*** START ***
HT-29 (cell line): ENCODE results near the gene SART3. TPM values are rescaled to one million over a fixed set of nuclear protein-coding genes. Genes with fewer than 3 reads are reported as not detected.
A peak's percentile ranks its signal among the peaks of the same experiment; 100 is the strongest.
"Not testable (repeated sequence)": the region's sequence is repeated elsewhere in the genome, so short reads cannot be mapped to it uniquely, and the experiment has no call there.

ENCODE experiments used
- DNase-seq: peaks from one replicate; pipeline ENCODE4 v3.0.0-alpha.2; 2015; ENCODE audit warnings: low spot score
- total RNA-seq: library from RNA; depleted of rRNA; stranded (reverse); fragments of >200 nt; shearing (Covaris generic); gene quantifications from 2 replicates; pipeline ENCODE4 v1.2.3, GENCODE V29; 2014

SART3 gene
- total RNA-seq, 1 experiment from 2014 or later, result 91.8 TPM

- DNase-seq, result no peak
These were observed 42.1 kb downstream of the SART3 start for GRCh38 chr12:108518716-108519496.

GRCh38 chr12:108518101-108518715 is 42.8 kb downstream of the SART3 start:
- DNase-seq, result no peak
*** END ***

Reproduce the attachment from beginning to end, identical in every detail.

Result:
HT-29 (cell line): ENCODE results near the gene SART3. TPM values are rescaled to one million over a fixed set of nuclear protein-coding genes. Genes with fewer than 3 reads are reported as not detected.
A peak's percentile ranks its signal among the peaks of the same experiment; 100 is the strongest.
"Not testable (repeated sequence)": the region's sequence is repeated elsewhere in the genome, so short reads cannot be mapped to it uniquely, and the experiment has no call there.

ENCODE experiments used
- DNase-seq: peaks from one replicate; pipeline ENCODE4 v3.0.0-alpha.2; 2015; ENCODE audit warnings: low spot score
- total RNA-seq: library from RNA; depleted of rRNA; stranded (reverse); fragments of >200 nt; shearing (Covaris generic); gene quantifications from 2 replicates; pipeline ENCODE4 v1.2.3, GENCODE V29; 2014

SART3 gene
- total RNA-seq, 1 experiment from 2014 or later, result 91.8 TPM

- DNase-seq, result no peak
These were observed 42.1 kb downstream of the SART3 start for GRCh38 chr12:108518716-108519496.

GRCh38 chr12:108518101-108518715 is 42.8 kb downstream of the SART3 start:
- DNase-seq, result no peak